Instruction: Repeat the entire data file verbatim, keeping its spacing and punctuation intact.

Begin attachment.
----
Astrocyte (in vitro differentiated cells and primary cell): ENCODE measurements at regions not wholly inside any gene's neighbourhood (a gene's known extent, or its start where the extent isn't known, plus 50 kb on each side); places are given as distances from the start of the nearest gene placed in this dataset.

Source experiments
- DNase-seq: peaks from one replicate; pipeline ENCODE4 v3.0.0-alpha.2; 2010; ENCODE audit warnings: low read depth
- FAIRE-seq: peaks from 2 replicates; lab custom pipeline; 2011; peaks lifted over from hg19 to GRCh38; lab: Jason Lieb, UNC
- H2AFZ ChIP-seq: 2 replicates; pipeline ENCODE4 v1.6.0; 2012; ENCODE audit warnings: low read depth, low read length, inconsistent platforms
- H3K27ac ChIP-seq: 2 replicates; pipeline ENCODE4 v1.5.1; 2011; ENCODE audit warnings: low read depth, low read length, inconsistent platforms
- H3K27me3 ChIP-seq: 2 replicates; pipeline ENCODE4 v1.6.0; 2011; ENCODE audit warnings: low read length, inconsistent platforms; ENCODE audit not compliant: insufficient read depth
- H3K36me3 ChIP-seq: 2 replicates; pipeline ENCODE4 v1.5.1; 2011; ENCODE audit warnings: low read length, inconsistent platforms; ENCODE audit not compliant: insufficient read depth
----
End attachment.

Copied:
Astrocyte (in vitro differentiated cells and primary cell): ENCODE measurements at regions not wholly inside any gene's neighbourhood (a gene's known extent, or its start where the extent isn't known, plus 50 kb on each side); places are given as distances from the start of the nearest gene placed in this dataset.

Source experiments
- DNase-seq: peaks from one replicate; pipeline ENCODE4 v3.0.0-alpha.2; 2010; ENCODE audit warnings: low read depth
- FAIRE-seq: peaks from 2 replicates; lab custom pipeline; 2011; peaks lifted over from hg19 to GRCh38; lab: Jason Lieb, UNC
- H2AFZ ChIP-seq: 2 replicates; pipeline ENCODE4 v1.6.0; 2012; ENCODE audit warnings: low read depth, low read length, inconsistent platforms
- H3K27ac ChIP-seq: 2 replicates; pipeline ENCODE4 v1.5.1; 2011; ENCODE audit warnings: low read depth, low read length, inconsistent platforms
- H3K27me3 ChIP-seq: 2 replicates; pipeline ENCODE4 v1.6.0; 2011; ENCODE audit warnings: low read length, inconsistent platforms; ENCODE audit not compliant: insufficient read depth
- H3K36me3 ChIP-seq: 2 replicates; pipeline ENCODE4 v1.5.1; 2011; ENCODE audit warnings: low read length, inconsistent platforms; ENCODE audit not compliant: insufficient read depth